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Inmates stage metaphors for modern life

PREVIEW What: Sleeping Giants Where: William Head Institution, Metchosin When: Oct. 7, 8, 14, 15, 21, 22, 27, 28, 29, Nov. 3, 4, 5. Gates open 6:15 p.m. and close at 7:15 p.m. Showtime is 7:30 p.m.
Kathleen Greenfield, director of the William Head on Stage production Sleeping Giants.


What: Sleeping Giants
Where: William Head Institution, Metchosin
When: Oct. 7, 8, 14, 15, 21, 22, 27, 28, 29, Nov. 3, 4, 5. Gates open 6:15 p.m. and close at 7:15 p.m. Showtime is 7:30 p.m.
Tickets: $20 at Ticket Rocket box office, 101 - 804 Broughton St. or 250-590-6291 or All tickets must be purchased in advance. Must be 19 or over to enter.


An inmate from William Head Institution once took an escorted journey to Vancouver on a B.C. Ferry. Isolated by years of prison life, he craved some small interaction with the other passengers — but was taken aback by what he saw.

Everyone appeared to be plugged into their smartphone or computer. Eye contact — indeed, any kind of contact — seemed impossible.

“He was really trying to reach out for some sort of human connection,” said Kathleen Greenfield. “It was like an expression of him entering the world again, and everyone being just hypnotized.”

Greenfield said the anecdote, related by a prisoner several years ago, is partly the inspiration for Sleeping Giants, a new play she’s directing at William Head Institution. This original show was created by host company William Head on Stage, the prisoners’ in-house theatre troupe, in collaboration with outside theatre professionals who call themselves the Prison Arts Collective.

Sleeping Giants takes its cue from such tales as Rip Van Winkle, A Midsummer Night’s Dream and Sleeping Beauty. It tells five fictional tales based on the real-life experiences of inmates. Greenfield said one of the themes is the notion of “long sleeps.”

“There’s the idea of people going to sleep for a long, long time and waking up and the whole world’s changed around you. It’s kind of a metaphor for prison life,” she said.

The chairman of William Head on Stage is one of 15 prisoners performing in Sleeping Giants. He said the play is also a critique of our technology-obsessed society. The inmates have a different take on the topic because this side of modern life is off-limits to them.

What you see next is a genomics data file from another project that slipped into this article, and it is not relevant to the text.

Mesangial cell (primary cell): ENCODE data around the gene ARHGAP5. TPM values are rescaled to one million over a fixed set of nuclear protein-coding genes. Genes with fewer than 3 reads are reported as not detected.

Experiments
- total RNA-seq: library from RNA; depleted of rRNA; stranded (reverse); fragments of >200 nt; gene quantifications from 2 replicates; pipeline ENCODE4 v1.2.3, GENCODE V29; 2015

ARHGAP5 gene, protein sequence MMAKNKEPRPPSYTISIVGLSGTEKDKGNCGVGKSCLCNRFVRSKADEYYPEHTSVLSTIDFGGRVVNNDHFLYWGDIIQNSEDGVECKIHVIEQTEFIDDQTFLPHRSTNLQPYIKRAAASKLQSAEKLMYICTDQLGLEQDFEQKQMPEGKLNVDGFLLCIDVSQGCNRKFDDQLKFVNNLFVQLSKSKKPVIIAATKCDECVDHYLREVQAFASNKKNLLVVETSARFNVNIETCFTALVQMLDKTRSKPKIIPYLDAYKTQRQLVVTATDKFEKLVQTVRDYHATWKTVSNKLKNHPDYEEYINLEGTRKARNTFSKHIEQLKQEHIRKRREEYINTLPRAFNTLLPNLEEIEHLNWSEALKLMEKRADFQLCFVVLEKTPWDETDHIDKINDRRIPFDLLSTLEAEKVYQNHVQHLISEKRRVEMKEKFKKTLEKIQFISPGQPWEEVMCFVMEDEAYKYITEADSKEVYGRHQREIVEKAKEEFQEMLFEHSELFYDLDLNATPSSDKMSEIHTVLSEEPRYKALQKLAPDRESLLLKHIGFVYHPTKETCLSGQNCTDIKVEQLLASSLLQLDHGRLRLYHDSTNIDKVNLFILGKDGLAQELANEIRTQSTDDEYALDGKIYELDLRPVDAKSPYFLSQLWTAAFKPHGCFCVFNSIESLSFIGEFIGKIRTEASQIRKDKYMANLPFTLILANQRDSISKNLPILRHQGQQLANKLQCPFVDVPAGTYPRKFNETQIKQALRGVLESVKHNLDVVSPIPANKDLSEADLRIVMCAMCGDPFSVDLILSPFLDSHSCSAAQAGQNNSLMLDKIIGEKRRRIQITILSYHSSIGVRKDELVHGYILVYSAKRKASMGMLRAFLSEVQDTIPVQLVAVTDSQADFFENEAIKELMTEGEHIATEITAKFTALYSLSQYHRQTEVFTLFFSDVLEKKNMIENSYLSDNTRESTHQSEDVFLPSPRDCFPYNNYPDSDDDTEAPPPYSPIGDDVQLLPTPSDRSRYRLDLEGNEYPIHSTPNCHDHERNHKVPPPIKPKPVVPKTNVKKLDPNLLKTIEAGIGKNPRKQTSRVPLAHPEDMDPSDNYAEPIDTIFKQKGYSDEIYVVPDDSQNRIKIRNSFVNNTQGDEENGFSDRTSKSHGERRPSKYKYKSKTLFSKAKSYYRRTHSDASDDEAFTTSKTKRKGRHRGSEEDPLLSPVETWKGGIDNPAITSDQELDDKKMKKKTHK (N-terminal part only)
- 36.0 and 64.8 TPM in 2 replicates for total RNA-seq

“We have no direct access to the Internet, we have no iPhones or gadgets to play with while inside,” said the inmate, who cannot be identified due to prison regulations.

Articulate and thoughtful, he has just been accepted into a PhD correspondence program at the University of Victoria. His area of interest is the possibility of “revitalizing Gitxsan [a B.C. First Nation] law through the theatre process.”

Sleeping Giant is this inmate’s first experience with William Head on Stage, this season marking 35 years of existence at the minimum-security facility. He said it has been both rewarding and “very challenging,” since the process has required the resolution of creative conflicts with other prisoners.

They have been rehearsing since July 1. The inmate is appreciative of the efforts of Greenfield and four outside theatre professionals, all women, who are co-creators and actors. These members of the Prison Arts Collective are generous with their time, sometimes putting in 12-hour days.

“It’s humanizing. There are points where I feel I’m not even in prison. I feel connected to the theatre community,” the inmate said.

Peter Forbes, an assistant warden at William Head, said both prisoners and prison psychologists find value in the in-house theatre program. The inmates are typically new to the stage — performing in front of peers and outside audiences is no easy thing.

“The fact that they’ve gone ahead and had success from beginning to end and overcome some of their fears, they find that very satisfying and very rewarding,” Forbes said.

Greenfield, meanwhile, has a word of advice for those considering a trip to Metchosin to witness theatre performed behind prison bars.

“I’d say, enter with an open heart.”

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